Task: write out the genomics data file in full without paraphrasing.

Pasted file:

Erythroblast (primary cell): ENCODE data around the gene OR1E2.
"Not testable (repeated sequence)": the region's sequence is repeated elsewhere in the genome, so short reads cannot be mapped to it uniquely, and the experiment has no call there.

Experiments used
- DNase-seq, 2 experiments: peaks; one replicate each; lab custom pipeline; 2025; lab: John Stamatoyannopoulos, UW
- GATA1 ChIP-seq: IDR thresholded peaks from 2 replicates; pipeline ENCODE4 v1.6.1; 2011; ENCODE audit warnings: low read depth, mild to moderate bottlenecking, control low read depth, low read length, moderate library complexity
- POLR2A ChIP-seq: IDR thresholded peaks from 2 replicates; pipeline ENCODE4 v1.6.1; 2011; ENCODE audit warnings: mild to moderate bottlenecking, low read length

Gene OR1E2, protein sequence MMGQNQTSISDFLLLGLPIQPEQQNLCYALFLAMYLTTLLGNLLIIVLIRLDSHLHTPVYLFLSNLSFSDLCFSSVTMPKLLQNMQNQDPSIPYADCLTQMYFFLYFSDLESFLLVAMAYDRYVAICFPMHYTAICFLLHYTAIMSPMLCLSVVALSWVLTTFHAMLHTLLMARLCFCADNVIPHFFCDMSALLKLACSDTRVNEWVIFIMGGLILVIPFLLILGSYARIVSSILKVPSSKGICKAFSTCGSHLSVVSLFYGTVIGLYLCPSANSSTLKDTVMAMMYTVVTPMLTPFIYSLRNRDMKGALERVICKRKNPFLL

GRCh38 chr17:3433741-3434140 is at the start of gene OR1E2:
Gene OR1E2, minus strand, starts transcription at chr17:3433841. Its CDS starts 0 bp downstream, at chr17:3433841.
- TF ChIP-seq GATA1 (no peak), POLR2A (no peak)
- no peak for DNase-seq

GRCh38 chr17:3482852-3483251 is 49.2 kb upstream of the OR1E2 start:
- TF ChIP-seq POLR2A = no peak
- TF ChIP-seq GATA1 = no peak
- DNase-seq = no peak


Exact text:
Erythroblast (primary cell): ENCODE data around the gene OR1E2.
"Not testable (repeated sequence)": the region's sequence is repeated elsewhere in the genome, so short reads cannot be mapped to it uniquely, and the experiment has no call there.

Experiments used
- DNase-seq, 2 experiments: peaks; one replicate each; lab custom pipeline; 2025; lab: John Stamatoyannopoulos, UW
- GATA1 ChIP-seq: IDR thresholded peaks from 2 replicates; pipeline ENCODE4 v1.6.1; 2011; ENCODE audit warnings: low read depth, mild to moderate bottlenecking, control low read depth, low read length, moderate library complexity
- POLR2A ChIP-seq: IDR thresholded peaks from 2 replicates; pipeline ENCODE4 v1.6.1; 2011; ENCODE audit warnings: mild to moderate bottlenecking, low read length

Gene OR1E2, protein sequence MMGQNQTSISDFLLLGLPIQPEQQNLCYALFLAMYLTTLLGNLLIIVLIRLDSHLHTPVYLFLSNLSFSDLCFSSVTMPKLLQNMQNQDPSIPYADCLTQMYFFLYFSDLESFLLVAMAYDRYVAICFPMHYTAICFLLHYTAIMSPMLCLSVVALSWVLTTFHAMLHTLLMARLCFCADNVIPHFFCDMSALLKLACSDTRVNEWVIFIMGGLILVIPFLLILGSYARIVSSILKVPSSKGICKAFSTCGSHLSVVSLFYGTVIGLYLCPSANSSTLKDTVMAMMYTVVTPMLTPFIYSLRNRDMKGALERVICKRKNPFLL

GRCh38 chr17:3433741-3434140 is at the start of gene OR1E2:
Gene OR1E2, minus strand, starts transcription at chr17:3433841. Its CDS starts 0 bp downstream, at chr17:3433841.
- TF ChIP-seq GATA1 (no peak), POLR2A (no peak)
- no peak for DNase-seq

GRCh38 chr17:3482852-3483251 is 49.2 kb upstream of the OR1E2 start:
- TF ChIP-seq POLR2A = no peak
- TF ChIP-seq GATA1 = no peak
- DNase-seq = no peak